Many mobile apps have been very quickly developed in the country since the outbreak of the virus.
They have proved useful for information sharing to advise and inform the public. “This would be a huge task for already stretched health-care staff and volunteers,” claimed Professor Chung, saying that they can be developed quickly within a few days to a week.
For example, one mobile app has been developed to direct those who develop symptoms to the nearest available testing station. Another can indicate the nearest point of purchase for available masks.
A public chat robot using AI techniques is being used to inform on ways of responding to coronavirus, and another AI-based voice robot automatically calls people who need attention, explained Professor Chung.
6) Daegu: Making use of a smart city hub
Daegu City, where the majority of the Republic of Korea’s cases of COVID-19 have occurred so far, is currently in the process of being transformed into a smart city (set to be completed in 2021).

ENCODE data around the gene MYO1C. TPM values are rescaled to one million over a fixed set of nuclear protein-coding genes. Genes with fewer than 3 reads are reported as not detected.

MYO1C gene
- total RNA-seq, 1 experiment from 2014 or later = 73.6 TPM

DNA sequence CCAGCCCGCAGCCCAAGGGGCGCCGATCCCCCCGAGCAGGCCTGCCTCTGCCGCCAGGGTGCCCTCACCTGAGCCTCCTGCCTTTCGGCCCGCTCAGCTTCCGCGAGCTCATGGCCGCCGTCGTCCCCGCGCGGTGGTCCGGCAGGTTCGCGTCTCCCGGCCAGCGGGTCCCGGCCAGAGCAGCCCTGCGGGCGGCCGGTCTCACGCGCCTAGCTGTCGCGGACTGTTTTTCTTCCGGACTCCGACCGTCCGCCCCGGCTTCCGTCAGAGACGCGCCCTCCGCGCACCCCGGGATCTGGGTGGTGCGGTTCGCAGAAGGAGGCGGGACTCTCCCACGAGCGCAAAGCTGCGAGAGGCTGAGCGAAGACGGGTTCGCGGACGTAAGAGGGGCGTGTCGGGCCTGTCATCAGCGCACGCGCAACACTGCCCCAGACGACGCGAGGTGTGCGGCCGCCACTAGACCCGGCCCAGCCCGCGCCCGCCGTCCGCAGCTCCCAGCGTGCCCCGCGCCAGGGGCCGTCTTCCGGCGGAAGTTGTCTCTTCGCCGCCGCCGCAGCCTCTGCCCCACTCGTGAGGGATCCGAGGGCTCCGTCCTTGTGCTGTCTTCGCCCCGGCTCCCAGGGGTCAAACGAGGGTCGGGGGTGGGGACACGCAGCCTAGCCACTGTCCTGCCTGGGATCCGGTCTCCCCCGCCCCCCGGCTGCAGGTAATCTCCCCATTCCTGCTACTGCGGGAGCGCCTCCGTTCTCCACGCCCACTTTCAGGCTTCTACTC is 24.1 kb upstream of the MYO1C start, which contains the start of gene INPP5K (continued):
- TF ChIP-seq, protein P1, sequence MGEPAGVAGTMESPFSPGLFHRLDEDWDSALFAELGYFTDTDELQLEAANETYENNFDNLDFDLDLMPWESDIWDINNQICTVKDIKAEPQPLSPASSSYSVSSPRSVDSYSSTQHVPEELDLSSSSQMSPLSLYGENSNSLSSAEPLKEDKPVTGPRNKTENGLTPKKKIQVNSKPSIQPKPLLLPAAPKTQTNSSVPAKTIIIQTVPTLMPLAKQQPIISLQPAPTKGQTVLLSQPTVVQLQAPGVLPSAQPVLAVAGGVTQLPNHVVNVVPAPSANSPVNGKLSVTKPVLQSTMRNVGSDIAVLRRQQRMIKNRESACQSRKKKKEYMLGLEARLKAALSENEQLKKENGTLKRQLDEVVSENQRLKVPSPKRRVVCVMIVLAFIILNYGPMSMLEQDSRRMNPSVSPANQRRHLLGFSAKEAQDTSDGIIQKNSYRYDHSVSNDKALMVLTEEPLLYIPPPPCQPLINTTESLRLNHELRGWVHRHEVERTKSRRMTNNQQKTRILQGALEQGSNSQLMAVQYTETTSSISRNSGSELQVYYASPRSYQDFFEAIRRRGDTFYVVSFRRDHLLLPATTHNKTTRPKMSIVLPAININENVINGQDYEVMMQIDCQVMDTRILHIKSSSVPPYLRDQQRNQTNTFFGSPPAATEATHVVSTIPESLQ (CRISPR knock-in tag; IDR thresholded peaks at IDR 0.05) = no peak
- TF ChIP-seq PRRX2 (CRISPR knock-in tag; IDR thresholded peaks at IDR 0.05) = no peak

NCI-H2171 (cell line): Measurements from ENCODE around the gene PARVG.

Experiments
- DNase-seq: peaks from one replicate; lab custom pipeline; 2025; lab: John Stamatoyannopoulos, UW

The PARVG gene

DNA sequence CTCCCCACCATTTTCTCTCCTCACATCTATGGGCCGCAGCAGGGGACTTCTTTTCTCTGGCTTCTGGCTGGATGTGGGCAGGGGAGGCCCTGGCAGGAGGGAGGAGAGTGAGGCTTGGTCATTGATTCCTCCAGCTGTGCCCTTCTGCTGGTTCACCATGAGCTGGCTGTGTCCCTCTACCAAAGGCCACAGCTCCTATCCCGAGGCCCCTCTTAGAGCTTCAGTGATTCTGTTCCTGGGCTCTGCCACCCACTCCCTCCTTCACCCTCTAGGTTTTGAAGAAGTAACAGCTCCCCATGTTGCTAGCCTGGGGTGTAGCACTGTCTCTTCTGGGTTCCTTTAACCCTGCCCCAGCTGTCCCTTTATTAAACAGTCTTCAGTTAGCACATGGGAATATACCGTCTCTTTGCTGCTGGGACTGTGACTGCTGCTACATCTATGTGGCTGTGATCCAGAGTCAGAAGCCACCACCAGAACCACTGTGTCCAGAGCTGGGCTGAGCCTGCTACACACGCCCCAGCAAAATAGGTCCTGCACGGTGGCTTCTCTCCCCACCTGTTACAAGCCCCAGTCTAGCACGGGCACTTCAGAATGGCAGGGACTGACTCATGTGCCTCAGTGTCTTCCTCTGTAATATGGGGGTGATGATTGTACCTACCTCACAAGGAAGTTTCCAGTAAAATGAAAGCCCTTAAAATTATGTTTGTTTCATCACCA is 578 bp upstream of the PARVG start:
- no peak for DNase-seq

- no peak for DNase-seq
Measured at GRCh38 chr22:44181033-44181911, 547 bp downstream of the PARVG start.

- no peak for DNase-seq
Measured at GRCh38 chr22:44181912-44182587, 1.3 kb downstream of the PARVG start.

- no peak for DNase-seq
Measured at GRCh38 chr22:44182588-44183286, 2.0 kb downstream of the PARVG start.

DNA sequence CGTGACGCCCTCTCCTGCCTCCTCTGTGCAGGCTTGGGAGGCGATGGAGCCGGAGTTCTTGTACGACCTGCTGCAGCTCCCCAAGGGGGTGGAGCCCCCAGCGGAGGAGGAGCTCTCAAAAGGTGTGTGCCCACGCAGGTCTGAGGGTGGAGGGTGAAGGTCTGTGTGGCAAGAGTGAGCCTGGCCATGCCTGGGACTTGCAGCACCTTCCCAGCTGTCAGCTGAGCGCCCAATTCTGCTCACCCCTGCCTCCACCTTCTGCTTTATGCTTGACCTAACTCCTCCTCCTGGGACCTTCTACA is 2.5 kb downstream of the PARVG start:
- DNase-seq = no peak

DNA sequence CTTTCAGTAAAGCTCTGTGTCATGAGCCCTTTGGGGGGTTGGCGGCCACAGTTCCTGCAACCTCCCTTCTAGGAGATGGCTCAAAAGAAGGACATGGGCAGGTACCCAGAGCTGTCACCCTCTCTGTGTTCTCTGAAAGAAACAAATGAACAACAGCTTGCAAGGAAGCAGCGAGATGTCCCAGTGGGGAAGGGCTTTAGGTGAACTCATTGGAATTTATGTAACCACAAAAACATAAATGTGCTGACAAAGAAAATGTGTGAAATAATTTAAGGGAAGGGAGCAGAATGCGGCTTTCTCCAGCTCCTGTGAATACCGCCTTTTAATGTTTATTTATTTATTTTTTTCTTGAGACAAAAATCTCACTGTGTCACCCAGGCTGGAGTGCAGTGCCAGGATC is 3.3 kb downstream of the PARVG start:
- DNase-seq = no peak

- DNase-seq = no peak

The epidemiological investigation during the outbreak was able to use the data hub of the smart city, particularly for tracing patient routes, which Chung says is “critical to developing a new medicine as quickly as possible.”
Find out more about how the Republic of Korea used ICTs and AI to flatten the curve on the coronavirus by listening to the recording of Episode No. 1 of the AI for Good Webinar Series.
The AI for Good Webinar Series is a free, live series of talks, interviews and panels, featuring inter-disciplinary experts whose ideas, insights and solutions can help humanity leverage AI for good.
Don’t miss Episode No. 2: Covid-19: Using mobile phone & AI for contact tracing while respecting privacy on Friday, 3 April 2020.
Register now, for the AI for Good Global Summit (21-25 September 2020).